In a statement shared with Becker’s On April 19, Holly Lorenz, DNP, RN, UPMC’s chief nursing officer, said the health system has onboarded 207 nurses into its travel program since the start of the year.
“We are delighted to see so many nurses joining our team who are new to UPMC, and we are especially delighted to welcome back many nurses who have left our team to work for external travel agencies and have helped us. joined,” Dr. Lorenz said. .
Most recently, Omaha, Neb.-based CHI Health, part of Chicago-based CommonSpirit Health, launched an internal travel program in April for qualified clinicians from Iowa, Nebraska, Minnesota and Dakota. North.
CHI Health Midwest’s internal travel program allows nurses, technicians, pharmacists and other workers to be full-time employees of CHI Health, receiving full-time salary, traveler rate, stipend, vacation hours, insurance and a 401(k), the health system says.
Under the program, workers would move through CHI Health’s 28 hospitals with assignments of six to 12 weeks, depending on where the need is greatest.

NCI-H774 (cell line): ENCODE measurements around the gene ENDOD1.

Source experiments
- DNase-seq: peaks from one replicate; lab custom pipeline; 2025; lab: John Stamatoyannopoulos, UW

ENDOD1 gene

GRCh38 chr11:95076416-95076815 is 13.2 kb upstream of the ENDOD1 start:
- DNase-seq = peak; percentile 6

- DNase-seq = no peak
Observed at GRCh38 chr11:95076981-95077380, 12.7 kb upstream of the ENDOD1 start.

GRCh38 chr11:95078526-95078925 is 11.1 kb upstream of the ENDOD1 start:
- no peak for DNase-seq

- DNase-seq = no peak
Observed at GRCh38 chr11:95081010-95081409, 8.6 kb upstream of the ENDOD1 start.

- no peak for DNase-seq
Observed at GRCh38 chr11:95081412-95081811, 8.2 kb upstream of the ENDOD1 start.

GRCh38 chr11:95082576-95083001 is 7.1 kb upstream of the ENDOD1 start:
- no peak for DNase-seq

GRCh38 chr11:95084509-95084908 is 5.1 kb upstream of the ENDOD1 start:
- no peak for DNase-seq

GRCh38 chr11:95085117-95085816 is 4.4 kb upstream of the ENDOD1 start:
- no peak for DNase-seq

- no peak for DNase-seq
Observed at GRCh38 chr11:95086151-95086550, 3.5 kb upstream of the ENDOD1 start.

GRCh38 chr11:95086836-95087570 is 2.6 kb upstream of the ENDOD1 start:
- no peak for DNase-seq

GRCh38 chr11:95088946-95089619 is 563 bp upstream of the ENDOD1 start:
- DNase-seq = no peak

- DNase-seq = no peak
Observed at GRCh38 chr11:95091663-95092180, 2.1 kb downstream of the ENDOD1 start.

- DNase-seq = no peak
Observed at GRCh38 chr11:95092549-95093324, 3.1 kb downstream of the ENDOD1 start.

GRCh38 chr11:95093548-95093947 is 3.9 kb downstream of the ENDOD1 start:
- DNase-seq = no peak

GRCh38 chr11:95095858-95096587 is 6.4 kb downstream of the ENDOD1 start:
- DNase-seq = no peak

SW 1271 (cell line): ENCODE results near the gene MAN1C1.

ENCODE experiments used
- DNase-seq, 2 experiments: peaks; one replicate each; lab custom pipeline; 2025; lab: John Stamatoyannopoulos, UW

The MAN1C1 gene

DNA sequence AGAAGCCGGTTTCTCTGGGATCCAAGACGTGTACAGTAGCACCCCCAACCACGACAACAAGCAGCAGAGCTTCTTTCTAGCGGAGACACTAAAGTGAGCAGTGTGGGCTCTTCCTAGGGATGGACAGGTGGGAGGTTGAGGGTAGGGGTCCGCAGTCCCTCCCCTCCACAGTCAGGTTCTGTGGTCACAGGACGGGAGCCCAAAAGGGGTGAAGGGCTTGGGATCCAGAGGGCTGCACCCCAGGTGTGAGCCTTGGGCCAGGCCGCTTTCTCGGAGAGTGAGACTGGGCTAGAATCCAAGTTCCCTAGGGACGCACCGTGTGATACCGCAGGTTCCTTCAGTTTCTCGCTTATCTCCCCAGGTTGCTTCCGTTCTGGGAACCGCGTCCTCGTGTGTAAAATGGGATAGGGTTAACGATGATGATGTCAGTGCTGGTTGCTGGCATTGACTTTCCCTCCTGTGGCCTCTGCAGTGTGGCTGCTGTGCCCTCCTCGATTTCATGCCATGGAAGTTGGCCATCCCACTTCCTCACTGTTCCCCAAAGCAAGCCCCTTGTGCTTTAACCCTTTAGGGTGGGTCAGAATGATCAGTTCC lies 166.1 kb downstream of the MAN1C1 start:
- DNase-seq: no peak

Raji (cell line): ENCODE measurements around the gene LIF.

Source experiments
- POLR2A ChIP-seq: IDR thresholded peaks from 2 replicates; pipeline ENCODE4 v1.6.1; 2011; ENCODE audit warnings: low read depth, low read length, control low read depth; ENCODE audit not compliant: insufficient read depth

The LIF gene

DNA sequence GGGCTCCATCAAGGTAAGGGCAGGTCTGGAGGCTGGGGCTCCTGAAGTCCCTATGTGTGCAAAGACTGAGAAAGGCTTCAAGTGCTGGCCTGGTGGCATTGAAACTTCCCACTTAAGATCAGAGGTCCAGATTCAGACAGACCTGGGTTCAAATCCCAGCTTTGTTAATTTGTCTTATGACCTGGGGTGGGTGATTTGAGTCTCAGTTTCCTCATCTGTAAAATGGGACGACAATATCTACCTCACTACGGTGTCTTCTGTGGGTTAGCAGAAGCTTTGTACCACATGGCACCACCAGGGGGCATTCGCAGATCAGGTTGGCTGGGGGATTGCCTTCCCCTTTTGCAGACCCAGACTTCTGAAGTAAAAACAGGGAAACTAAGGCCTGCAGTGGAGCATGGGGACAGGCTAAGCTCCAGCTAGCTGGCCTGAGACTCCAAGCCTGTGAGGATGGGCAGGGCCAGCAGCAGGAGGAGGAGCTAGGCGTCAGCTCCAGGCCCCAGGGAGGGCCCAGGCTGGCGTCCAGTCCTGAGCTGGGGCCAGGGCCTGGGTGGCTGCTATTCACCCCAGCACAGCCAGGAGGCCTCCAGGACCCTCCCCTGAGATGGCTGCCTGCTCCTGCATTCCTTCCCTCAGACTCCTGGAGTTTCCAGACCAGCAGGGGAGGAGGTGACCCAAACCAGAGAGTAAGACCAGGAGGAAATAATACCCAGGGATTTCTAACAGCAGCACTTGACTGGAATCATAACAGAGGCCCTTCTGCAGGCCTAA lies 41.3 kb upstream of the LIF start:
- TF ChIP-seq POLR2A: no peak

Timothy Plante, vice president of the patient care division at CHI Health, said the program involves one tier for people who prefer to work only in hospitals in Nebraska and southwestern Iowa and another for individuals wishing to work at CHI Health hospitals in Minnesota and North Dakota, according to the Lincoln Journal Star.
He also said CHI Health can provide staff travel nurses with the same salary they would get from an agency, but without having to pay recruitment agency fees, according to the newspaper.
As of April 20, CHI Health estimated that more than 50 workers were participating in the program and about 60 more were in the process of applying.
Long term strategy
With CHI Health and other health systems creating in-house travel programs, Ms Pasley of Christus said the trend is here to stay. She said the reason is that many organizations need increased flexibility to meet the shortage of clinical professionals.
“I believe strategies like this will become commonplace…until we can increase the number of clinicians we need to care for our communities,” Ms. Pasley said.
She also said that Christus sees its internal program as a long-term strategy.
“We know that at some point – it may not be in the next 10 years, or maybe – but at some point we may not need the number of people traveling today today because the numbers are improving,” she said. “At this point, we think we can still keep people on this [internal travel] team, maybe not at the same rates, but at a differential that would compensate them for staying flexible. We also have hurricanes. We need to move nurses to areas affected by hurricanes or other natural disasters. We have a lot of experience with that, and we see that these are people we could mobilize… I don’t plan to dissolve [the program] for the foreseeable future.”